Saturday, January 30, 2016

Sabbaticalling: Weekly Roundup #4

This week was more prosey than poetic, but writing is writing, and sabbaticalling is sabbaticalling. Amirite?

The amount of reading I’ve completed so far in this few weeks’ time measures about, oh, I don’t know, triple what I’ve read in the past few years. Seriously. This week, I finished reading one poetry collection andread another full one, one of collected works, I might add (which means, pretty long). Granted I didn’t read every single thing in the collected works, but I read most of it. I also continued to read the book I bought (it’s Hemingway’s A Moveable Feast).

In between these books, I scanned through the fairy encyclopedia, taking notes on different kinds of fairies and other magical creatures I might find poetically pleasing. I’m not sure who might publish an entire collection of poetry devoted to gnomes and crones, but it sure is fun to jump into a world of magic.

Speaking of magic, I watched Labyrinth for the first time this past week, encouraged by my workshop partner to do so. It is fantastic in that unrealistic corny sort of way.

Additionally, I began to plan a soon-in-the-future visit to Poets House by researching their holdings for all the contemporary collections I want to read. They have most of them. I’m going to have to visit a few times to cover all the books I want to read.

Also reading-related, I checked out The Rumpus, Booth, back issues of Fence and This, and of course McSweeney’s. I could spend days at a time reading through McSweeney’s. It’s really dangerous. This is why I’m happy I don’t quite get Reddit. If I really understood what exactly I was supposed to do on Reddit, I think I’d live on it.

Oh, wait a minute. Hold everything. Reddit. Read it? Is it called Reddit because after you visit the site, you’ve read it? Have I uncovered something miraculously punned-in, or am I the last one to realize it?

Lots more online work—cleared out all my saved links on Facebook that related to writing and readings, and then did the same with the bookmarks on my computer.

Still online, I corresponded with Jessica Piazza over at Poetry Has Value, and just like that, I became a guest blogger on her Tumblr. I wrote my introduction post and then submitted it. Poetry Has Value is her project that reveals the world of publishing for free versus publishing for a fee versus getting paid by writing and submitting poetry that journals accept. She cataloged a year of activity, and now a bunch of poets are doing the same this year. I’m included!

Keeping with the prose, and back to McSweeney’s because it is ubiquitous, I tidied up three pieces and submitted them.

The weekly workshop with my artist friend once again opened poetic doors. Getting a second opinion on a poem proves to be invaluable (that means so great you can’t put a price on it, right? I’m too lazy to look it up. More on my writing laziness here).

Flying high on the motivation of workshopping, I started two poems, revised a bunch of poems in their third drafts, and then revised my current full manuscript, replacing poems that make me go meh with poems that make me go yowza.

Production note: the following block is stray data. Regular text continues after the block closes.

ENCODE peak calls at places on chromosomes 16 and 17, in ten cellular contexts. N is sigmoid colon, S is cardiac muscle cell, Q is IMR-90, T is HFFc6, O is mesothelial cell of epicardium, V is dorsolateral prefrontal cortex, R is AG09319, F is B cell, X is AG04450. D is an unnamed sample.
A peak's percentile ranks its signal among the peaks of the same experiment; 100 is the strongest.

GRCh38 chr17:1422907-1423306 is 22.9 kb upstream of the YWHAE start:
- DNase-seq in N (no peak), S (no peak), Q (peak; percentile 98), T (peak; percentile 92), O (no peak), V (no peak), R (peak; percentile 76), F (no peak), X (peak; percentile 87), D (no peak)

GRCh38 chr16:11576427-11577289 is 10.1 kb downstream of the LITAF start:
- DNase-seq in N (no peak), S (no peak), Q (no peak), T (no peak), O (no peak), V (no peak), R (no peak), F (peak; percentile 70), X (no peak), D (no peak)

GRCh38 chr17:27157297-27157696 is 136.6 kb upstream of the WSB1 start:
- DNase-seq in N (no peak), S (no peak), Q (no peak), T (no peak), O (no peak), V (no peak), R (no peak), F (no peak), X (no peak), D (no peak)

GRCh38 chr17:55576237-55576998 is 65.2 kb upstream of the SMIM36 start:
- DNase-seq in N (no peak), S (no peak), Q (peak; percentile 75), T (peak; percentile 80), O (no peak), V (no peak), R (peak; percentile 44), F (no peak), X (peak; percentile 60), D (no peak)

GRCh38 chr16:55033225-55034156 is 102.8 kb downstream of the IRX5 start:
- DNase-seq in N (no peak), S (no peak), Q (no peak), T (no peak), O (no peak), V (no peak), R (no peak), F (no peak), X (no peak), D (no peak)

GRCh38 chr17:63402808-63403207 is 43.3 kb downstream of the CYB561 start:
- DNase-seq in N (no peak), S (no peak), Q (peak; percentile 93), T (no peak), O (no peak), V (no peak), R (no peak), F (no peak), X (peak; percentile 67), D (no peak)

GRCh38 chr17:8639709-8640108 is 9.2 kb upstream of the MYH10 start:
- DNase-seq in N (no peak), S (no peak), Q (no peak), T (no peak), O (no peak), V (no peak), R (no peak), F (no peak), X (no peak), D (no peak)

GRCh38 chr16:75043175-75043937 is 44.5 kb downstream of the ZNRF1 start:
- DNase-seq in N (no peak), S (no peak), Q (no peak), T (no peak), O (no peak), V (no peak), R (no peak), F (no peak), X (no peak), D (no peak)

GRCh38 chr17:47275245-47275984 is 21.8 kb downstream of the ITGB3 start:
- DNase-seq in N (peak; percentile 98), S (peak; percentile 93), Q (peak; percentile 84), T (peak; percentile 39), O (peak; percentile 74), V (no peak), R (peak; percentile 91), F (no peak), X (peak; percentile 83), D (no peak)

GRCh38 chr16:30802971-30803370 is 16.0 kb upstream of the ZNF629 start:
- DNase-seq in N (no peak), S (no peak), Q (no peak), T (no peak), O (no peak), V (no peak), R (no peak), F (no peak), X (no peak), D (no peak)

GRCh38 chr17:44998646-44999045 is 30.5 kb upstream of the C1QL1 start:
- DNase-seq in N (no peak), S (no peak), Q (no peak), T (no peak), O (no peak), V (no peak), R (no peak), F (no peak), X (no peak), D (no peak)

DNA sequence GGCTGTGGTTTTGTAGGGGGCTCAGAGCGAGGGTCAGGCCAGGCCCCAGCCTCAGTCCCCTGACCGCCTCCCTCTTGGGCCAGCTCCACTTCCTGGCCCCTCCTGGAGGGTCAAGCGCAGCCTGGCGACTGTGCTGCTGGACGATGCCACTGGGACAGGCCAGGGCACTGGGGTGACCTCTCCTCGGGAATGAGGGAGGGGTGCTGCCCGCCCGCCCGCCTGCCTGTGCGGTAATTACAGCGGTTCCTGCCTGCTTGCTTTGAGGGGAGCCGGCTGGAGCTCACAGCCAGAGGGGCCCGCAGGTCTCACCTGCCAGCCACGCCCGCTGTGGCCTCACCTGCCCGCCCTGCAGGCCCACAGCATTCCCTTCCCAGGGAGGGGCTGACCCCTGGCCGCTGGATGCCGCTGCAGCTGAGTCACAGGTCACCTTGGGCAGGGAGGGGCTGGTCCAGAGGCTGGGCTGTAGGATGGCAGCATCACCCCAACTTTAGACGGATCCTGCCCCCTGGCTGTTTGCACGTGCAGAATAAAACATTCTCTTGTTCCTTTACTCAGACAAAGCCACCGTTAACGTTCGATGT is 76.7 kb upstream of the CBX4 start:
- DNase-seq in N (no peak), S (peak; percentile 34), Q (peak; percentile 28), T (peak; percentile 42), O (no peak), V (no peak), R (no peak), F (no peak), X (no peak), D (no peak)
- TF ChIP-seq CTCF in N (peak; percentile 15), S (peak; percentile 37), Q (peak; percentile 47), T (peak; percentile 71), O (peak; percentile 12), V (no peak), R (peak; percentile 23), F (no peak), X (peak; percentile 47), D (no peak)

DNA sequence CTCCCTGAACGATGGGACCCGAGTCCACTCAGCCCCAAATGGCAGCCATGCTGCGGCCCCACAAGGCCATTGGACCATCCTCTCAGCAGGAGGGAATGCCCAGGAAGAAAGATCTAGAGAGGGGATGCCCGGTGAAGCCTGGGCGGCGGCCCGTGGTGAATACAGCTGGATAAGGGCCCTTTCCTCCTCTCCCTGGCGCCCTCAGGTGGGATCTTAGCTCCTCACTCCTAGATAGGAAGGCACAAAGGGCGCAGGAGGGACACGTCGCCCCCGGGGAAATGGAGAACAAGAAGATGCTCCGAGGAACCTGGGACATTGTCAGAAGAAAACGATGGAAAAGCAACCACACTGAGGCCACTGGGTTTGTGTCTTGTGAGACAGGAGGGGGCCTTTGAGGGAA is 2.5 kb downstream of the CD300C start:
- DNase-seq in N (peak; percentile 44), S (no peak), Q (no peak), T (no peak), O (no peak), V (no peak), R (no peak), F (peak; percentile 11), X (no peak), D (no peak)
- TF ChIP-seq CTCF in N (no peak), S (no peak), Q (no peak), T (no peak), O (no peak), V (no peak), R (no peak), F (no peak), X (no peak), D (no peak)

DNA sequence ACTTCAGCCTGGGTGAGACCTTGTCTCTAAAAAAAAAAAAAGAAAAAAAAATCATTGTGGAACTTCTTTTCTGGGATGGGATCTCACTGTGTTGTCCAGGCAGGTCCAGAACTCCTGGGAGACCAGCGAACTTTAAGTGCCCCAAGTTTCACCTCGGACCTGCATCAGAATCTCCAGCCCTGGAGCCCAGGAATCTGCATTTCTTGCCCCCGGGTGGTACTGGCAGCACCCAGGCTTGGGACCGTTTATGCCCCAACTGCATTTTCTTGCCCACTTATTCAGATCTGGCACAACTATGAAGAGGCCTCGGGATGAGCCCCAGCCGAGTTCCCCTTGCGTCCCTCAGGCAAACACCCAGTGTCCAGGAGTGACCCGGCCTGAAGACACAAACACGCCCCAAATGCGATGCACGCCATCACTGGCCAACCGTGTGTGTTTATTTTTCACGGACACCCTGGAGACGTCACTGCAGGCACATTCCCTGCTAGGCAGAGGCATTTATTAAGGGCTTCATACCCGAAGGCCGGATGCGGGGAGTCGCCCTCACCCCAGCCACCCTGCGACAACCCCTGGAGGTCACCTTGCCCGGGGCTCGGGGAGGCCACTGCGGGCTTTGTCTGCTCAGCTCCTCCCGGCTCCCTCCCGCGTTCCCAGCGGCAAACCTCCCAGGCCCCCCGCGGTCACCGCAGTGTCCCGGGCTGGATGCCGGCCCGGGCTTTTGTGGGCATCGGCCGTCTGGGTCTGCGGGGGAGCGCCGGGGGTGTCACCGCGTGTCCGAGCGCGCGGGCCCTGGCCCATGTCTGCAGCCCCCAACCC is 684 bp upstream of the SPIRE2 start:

I didn’t submit individual poems this week because I focused on submitting my collection. Sure, I keep changing it around, but I still think it’s strong enough to be published. I submitted it to seven presses. Received on rejection already. What speed!

As a counter to that, I got a piece of prose accepted by YourTango. Here’s where the prose comes in once again. I pitched a personal essay about drinking in college versus not drinking as a fully-formed adult. Then I learned to navigate their platform for publishing. I plan to pitch more in the future.

I finished off the week by blogging right now, listening to a new episode of PoemTalk, and then heading out to the Morgan Library to see the Hemingway exhibit that I just learned about the day before. Since it closes on 1/31, I simply picked myself up, put myself on a train, and went to see it, all the while carrying A Moveable Feast in my bag. Seeing this exhibit worked in lieu of attending a reading. The one I wanted to attend at the beginning of the week had been canceled, and after continuing to plan a few readings, I kind of got reading-ed out this week.

Anyway, back to Hemingway. Poppa was so dead on about the whole moveable feast business. I kinda feel like that’s why I’m tracking my sabbatical like this. It is, indeed, a kind of moveable feast. For those who have an academia-inclined palate.

Sunday, January 24, 2016

Sabbaticalling: Weekly Roundup #3

I almost didn't write this post because of the snow. When a blizzard arrives, we get to blame everything on the snow. Many writers curled up with pens and computers and wrote during the storm. I did not. I watched movies and played games with Eddie, and then we shoveled, and then we watched more movies, unable to move after shoveling. Today the sun has arrived but the snow is still there. Whatever we shoveled yesterday is covered again, but the layer is significantly lower than the new snow around it. Another achy round later today, but first, here's what I did this past week (or, actually, last week, considering today is Sunday of the new week).